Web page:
Whatever the excruciating decibel level in Washington, the average citizen can at least be thankful we’ve reached the relatively peaceable moment in the calendar about halfway between the last presidential election and the next one. The last one, which you’ll remember was a battle pitched on the hallowed terrain of the late lamented Middle Class, is sufficiently in the rear view that the only time you hear about a mitt these days is in a baseball story. And on the other side the glow from the victor has surely faded. The next election will likely feature new faces at the top, but the battleground–barring any fresh disasters–will be the same: the fate of the Middle Class. Problem with this is a lot of people don’t know what the Middle Class actually is, including, often, the candidates–and sometimes the Middle Class itself. That’s where Edward McClelland comes in. McClelland may know more about the Middle Class than anyone else–and not only that, he’s happy to explain it.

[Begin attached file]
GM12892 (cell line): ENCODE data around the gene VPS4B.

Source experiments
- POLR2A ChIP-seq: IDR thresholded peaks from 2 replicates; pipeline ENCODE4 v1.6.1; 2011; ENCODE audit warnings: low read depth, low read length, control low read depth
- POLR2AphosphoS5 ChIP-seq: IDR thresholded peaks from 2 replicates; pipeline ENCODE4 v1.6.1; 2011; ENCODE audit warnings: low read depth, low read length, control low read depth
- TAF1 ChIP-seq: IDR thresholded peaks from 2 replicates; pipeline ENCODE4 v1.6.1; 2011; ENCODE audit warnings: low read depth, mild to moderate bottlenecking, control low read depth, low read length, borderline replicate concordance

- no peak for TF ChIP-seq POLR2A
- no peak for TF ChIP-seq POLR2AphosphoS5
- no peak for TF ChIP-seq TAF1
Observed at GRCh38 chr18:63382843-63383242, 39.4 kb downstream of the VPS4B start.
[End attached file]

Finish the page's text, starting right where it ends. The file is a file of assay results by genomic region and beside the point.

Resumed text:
McClelland writes plain-spoken, fact-based reportage. Painting pictures like a pointillist, his little details add up to a lot. He knows you can’t write about the Middle Class without either mentioning a Camaro or talking to the people who used to be in it (the car and the demographic). He knows where the metal working jobs went, who used to make $27 hour, a whole lot about the UAW and NAFTA, and enough about policy to say how good Richard Nixon (sic!) might have been for the people who unfortunately had to despise him for his jowl-quaking lies. As you can imagine, McClelland has spent some time in Gary, Indiana and, of course, Detroit and Buffalo. The best piece so far–besides his book Nothin’ But Blue Skies: The Heyday, Hard Times, and Hopes of America’s Industrial Heartland–is here at Salon, where he gives you in 2,500 words what it would take a documentary filmmaker two hours to deliver. Reporting the lives that can’t be overwritten by statistics or explained away by theory, McClelland talks about the same thing you’re going to hear ad nauseam on the stump soon–all too soon. But McClelland knows of what he writes. He’s done the research. Save his name, read him come election time. Measure what you hear from the candidates against what you read in his prose. Therein lies the rub.